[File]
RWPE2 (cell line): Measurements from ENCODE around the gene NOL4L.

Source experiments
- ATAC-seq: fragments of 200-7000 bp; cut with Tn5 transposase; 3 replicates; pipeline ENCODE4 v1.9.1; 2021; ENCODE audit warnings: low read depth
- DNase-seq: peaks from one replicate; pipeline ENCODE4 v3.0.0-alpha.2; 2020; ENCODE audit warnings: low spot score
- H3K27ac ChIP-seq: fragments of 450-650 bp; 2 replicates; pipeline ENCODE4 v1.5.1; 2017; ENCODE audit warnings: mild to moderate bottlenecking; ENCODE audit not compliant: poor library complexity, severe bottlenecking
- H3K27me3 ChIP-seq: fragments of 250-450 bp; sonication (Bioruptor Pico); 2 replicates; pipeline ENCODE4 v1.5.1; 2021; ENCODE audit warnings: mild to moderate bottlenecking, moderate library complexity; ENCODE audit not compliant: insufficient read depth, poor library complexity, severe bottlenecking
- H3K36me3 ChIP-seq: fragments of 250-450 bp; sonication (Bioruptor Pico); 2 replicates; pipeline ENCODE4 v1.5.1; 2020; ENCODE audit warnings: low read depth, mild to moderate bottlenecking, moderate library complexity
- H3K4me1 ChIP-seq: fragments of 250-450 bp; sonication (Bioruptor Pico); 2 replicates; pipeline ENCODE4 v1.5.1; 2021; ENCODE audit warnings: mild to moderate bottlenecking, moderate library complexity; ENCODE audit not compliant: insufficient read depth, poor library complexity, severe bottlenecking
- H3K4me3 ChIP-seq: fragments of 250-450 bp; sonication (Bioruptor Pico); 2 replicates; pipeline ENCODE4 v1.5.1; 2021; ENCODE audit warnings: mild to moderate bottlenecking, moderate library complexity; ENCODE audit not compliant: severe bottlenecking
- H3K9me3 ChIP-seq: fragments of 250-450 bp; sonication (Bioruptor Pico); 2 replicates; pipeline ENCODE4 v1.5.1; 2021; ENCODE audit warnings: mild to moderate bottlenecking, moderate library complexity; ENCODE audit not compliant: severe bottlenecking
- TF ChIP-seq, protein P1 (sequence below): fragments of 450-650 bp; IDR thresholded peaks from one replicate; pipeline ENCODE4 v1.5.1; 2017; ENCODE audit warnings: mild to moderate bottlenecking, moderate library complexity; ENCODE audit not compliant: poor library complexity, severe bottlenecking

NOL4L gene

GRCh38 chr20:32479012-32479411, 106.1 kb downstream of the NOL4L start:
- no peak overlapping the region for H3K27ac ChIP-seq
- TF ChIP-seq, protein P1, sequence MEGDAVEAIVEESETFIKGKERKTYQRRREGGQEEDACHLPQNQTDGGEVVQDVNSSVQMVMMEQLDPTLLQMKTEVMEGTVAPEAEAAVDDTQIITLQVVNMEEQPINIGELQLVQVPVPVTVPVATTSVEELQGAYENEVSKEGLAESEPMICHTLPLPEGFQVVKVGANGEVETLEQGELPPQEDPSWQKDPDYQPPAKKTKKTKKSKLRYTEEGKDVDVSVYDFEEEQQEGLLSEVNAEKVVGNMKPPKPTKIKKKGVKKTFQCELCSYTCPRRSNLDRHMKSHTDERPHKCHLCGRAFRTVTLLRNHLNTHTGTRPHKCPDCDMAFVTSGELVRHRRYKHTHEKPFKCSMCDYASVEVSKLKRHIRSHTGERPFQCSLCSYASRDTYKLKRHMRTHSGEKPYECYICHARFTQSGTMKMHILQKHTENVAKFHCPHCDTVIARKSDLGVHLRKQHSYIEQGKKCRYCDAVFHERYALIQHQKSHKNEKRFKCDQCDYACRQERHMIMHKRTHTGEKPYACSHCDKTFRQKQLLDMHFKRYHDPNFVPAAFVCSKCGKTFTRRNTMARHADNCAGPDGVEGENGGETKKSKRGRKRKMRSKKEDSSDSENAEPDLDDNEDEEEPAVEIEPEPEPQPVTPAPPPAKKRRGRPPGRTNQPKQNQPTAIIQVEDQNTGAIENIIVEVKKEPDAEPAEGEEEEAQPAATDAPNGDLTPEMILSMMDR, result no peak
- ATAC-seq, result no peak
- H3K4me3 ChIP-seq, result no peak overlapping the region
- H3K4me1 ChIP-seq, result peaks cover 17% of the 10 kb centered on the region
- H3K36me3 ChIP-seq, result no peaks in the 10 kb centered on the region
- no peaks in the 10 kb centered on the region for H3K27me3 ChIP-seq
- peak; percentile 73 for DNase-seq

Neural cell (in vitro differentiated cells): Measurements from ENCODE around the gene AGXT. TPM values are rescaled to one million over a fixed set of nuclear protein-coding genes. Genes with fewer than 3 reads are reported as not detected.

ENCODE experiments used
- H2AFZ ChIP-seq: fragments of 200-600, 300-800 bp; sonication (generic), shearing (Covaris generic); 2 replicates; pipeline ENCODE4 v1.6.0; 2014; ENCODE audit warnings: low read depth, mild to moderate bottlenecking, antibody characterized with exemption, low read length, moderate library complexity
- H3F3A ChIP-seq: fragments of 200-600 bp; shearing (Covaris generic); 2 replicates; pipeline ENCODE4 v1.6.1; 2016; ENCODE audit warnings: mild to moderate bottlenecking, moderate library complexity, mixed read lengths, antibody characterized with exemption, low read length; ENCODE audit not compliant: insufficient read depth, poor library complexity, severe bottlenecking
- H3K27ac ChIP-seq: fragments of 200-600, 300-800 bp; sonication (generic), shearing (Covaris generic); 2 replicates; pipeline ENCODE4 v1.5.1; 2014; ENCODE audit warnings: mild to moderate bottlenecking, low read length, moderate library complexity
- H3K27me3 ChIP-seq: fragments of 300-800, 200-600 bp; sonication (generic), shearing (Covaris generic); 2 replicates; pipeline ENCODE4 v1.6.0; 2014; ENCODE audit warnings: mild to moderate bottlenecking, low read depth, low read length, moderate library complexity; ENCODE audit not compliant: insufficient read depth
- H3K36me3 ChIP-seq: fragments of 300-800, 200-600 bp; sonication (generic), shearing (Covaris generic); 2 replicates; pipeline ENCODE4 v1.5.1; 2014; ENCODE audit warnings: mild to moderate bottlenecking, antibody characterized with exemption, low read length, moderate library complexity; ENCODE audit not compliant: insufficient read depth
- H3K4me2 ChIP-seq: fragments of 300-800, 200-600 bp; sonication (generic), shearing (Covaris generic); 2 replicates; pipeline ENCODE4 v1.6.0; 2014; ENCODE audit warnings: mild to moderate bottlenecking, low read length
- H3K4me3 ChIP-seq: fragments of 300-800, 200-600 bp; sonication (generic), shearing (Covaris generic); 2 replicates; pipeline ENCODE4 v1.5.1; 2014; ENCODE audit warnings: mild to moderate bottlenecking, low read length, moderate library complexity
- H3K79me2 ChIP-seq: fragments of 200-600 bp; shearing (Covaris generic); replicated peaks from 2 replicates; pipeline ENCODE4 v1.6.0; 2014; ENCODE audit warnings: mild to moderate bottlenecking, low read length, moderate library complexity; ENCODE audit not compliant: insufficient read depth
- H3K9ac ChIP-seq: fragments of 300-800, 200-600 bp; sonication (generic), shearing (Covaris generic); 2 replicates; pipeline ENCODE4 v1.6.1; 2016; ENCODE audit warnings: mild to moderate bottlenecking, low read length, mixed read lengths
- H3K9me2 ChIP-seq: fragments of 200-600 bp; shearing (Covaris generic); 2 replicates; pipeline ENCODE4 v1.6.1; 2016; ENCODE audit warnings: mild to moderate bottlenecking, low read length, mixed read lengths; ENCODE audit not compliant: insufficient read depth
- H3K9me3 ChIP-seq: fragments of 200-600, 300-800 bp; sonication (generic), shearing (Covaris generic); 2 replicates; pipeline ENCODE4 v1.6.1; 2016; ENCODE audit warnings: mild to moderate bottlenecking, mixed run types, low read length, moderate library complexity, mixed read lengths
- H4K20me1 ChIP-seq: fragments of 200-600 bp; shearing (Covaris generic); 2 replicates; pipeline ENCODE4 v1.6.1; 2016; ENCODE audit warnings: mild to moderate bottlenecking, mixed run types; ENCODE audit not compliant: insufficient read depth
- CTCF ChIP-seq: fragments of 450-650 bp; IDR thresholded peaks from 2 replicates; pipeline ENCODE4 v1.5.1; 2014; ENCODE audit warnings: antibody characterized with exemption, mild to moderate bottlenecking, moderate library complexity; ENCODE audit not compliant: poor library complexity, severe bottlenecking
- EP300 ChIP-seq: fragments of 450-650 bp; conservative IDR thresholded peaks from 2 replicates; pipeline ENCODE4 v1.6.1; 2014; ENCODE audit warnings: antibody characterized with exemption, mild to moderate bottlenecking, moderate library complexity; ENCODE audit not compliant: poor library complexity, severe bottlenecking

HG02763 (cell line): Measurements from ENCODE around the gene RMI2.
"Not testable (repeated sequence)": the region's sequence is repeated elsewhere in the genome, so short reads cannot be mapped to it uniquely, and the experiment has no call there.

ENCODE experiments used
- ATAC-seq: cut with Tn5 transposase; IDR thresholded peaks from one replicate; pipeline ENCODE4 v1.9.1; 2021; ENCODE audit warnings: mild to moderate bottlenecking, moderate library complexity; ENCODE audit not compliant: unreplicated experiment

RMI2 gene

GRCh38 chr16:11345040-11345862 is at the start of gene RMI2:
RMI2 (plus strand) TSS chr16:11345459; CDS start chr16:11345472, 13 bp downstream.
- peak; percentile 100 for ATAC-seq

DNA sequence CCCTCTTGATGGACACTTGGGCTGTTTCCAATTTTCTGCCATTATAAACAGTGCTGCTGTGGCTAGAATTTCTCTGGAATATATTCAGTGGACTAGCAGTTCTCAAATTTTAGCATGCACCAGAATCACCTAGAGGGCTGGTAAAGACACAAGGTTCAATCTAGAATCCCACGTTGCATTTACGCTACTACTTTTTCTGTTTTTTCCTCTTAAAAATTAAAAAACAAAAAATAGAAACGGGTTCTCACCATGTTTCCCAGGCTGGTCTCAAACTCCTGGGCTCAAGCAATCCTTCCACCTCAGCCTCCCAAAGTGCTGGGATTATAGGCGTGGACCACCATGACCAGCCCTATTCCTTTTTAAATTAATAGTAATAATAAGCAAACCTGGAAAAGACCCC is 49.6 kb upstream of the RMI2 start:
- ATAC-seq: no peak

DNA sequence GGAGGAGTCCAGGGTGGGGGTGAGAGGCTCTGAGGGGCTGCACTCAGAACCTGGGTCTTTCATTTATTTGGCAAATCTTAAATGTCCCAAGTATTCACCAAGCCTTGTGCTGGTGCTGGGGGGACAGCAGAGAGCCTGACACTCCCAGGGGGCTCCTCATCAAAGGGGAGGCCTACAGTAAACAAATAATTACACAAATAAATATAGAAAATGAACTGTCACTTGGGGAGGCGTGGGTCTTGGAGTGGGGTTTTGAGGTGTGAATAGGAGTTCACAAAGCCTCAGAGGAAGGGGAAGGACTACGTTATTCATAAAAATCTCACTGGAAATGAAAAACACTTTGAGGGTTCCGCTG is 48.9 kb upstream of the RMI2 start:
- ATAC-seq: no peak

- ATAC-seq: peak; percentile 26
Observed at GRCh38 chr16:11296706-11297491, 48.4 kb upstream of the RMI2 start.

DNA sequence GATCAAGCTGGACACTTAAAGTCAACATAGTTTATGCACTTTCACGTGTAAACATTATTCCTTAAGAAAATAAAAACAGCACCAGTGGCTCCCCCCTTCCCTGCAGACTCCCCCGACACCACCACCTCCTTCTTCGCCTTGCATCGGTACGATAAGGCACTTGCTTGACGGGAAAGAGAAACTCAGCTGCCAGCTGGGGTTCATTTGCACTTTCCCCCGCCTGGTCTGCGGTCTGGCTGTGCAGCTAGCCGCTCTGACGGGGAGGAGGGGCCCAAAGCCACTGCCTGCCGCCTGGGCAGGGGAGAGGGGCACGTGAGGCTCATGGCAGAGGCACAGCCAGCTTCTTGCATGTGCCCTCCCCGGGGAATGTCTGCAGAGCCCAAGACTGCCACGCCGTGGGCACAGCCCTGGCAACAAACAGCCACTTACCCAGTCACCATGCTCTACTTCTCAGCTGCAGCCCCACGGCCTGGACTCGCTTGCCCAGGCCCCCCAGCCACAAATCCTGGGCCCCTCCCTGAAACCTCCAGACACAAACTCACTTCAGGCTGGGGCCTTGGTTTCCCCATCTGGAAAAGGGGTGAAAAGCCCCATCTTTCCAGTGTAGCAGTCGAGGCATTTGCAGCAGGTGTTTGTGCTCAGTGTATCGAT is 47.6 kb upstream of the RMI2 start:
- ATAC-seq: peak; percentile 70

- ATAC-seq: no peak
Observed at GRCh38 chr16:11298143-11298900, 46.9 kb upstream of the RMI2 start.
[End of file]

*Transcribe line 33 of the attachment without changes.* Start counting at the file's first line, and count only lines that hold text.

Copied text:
- H3K9me2 ChIP-seq: fragments of 200-600 bp; shearing (Covaris generic); 2 replicates; pipeline ENCODE4 v1.6.1; 2016; ENCODE audit warnings: mild to moderate bottlenecking, low read length, mixed read lengths; ENCODE audit not compliant: insufficient read depth